They shouldn’t be helped in this task, either by the SWP, or by the police!

The Muslim Council of Britain are essentially religious communalists, some of whom will share some aspects of the Islamist analysis, which is why they are prone to saying daft things. However, they are relatively theologically and politically moderate, and are more interested in things like preventing religious slaughter from being banned, and so on. Their politics is less organised, and reflects a diversity within traditionalist islam. It is seen as weak and wishy washy by people who are really interested in Islamist politics.

Groups like the late lamented Al Muhajaroun are probably no more than loudmouths, who sympathise with salafi jihadism. There are obviously a fair number of people who buy into their analysis. But they are not the majority. They are regarded with horror and a degree of fear by everybody else in muslim Britain.
My guess is that the more visible extreme salafists mirror and possibly inspire, rather than directly link to, active salafi jihadist groups like the London terrorists, who may well be operationally localised and significantly self-directed.
There might be some cross over between open groups like Al Muhaj, and the terrorists in terms of memberships, but I would still be quite surprised if OBM turned out to be a terrorist mastermind.
However, we need to know a lot more about how they work, and the histories of people who are active in these groups.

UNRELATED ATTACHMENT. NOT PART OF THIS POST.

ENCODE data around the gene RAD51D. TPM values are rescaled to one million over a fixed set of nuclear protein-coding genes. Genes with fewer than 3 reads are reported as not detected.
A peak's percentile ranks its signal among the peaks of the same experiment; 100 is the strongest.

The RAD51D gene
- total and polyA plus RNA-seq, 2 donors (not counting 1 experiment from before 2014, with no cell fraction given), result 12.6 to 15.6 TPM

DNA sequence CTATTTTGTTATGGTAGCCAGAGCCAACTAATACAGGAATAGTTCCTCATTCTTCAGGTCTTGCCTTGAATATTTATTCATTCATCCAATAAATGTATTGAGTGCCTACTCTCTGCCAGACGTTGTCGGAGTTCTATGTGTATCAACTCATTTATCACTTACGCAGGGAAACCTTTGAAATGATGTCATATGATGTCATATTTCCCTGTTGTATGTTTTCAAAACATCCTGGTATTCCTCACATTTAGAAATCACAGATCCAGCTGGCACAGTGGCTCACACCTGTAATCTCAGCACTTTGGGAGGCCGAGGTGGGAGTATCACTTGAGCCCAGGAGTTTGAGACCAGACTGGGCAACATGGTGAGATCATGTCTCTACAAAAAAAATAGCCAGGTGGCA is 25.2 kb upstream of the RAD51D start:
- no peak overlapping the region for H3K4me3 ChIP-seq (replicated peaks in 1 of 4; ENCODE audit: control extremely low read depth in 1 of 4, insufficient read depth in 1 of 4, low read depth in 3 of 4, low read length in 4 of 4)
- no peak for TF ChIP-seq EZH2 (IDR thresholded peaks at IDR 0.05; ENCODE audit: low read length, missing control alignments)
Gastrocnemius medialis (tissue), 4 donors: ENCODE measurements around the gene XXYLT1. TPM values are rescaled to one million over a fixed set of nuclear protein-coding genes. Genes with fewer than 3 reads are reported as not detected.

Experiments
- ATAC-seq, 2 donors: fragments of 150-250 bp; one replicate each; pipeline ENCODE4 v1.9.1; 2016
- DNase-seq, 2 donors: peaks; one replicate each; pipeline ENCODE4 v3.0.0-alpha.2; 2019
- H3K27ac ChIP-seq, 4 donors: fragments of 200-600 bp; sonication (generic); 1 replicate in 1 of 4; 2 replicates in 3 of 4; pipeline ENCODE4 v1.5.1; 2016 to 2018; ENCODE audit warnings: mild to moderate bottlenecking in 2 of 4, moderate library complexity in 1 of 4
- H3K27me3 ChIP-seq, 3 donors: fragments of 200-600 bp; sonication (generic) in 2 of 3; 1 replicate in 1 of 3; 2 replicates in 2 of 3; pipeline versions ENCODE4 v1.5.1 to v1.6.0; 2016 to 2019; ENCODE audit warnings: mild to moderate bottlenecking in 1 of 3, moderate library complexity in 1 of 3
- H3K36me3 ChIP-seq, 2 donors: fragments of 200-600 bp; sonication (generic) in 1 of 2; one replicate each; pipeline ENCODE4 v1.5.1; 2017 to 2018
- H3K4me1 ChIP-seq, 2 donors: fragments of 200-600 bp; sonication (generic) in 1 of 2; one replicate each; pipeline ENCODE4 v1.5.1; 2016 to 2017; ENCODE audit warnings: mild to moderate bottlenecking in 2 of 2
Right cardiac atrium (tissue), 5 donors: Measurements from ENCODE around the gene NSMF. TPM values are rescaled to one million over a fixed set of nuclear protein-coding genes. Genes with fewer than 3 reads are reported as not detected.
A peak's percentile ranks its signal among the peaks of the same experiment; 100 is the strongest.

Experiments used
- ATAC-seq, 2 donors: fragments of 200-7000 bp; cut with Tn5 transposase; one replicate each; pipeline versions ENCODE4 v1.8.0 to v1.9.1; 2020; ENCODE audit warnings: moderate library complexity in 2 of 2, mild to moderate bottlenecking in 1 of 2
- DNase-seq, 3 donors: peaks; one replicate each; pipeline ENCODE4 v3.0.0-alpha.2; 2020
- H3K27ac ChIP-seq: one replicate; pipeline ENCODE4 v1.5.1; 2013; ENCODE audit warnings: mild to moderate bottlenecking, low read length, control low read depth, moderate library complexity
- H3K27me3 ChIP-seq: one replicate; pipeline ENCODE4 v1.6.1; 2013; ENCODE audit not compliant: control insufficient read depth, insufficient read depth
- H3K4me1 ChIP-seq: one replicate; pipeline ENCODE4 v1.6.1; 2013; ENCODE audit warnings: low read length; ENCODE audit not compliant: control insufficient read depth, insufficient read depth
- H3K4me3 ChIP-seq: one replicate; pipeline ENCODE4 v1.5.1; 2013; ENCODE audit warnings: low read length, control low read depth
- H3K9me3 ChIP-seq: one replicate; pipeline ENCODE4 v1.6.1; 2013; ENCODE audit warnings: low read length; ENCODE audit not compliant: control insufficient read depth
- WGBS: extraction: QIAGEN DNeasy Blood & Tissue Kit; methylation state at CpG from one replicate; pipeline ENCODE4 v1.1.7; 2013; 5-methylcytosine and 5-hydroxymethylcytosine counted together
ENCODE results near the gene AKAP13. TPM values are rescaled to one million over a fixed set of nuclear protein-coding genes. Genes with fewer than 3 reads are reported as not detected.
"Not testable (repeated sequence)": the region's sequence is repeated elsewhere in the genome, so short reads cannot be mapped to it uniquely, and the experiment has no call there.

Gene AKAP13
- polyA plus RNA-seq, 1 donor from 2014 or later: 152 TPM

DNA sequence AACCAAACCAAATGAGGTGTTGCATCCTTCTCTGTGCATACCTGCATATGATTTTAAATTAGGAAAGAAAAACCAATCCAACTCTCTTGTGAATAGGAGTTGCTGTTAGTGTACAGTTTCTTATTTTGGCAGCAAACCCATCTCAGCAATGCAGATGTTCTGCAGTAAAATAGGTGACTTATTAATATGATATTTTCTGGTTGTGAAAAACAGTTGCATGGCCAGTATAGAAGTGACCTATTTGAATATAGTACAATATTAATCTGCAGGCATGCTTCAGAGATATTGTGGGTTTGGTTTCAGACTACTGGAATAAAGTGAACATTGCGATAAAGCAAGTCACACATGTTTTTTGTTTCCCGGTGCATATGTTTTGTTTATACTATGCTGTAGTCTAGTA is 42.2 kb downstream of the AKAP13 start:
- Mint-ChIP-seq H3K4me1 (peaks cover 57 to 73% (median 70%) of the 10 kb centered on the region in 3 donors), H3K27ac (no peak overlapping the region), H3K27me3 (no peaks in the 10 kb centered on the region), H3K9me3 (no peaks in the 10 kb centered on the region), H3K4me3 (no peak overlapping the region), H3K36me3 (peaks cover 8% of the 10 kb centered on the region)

This are the things which worry me most at the moment:

1. It is worrying that there are an indeterminate number of people who have adopted a salafi jihadist ideology “at large”. We may not know who all of them are and what they are up to. These guys, and others like them, obviously weren’t on the security service’s radar. Others might try similar terrorist attacks again. There is still a real concern that others, who have more professional terrorist skills, will commit a larger scale and more deadly terrorist attack.

2. It will also be vital to understand what links they had, if any, with groups outside or inside the UK.

3. It is worrying that there so little popular understanding of how Islamist and muslim politics in the UK works.
This – apart from its bigotry – is my main objection to the broad brush anti-Islam statements we get here. It doesn’t help us combat it at all.

4. I also suspect that most muslims in Britain – like most people – similarly have no idea about the geography of muslim politics in the UK. After all, how many ordinary people know that much about mainstream non-muslim politics, let alone fringe non-muslim politics in the United Kingdom?

Whatever we learn about these terrorists over the next few weeks, there is going to be sharp learning curve among most muslims of the extreme nature of and dangers presented salafi jihadist politics.
The guys who run mosques have had run ins with extreme salafists, and they are not their allies. They terrify them. They will terrify them more now.

I think that, if anything, it will strengthen the Muslim Council of Britain’s hand.

Now the moment that the Muslim Council of Britain will be potentially at its strongest. It is in a position to really bring itself right to the heart of political and religious culture in the United Kingdom. It is also, I believe, a key player of the community cohesion policy of the Labour government.
Whatever the views of muslims on Iraq or Israel/Palestine, these bombings palpably disgust all muslims apart from those who are already involved in extreme salafist politics.
The award of a knighthood to Sacranie will no doubt be seen by some as evidence of a sell out, but will in fact rightly be a matter of pride for most muslims.
The Muslim Council of Britain is also predominantly a south asian organisation: the Muslim Brotherhood is still a sideshow because it is an arab organisation, and there is by no means unity between arab and south asian muslims.

As for the rest of us: we’ve got a sharp learning curve as well.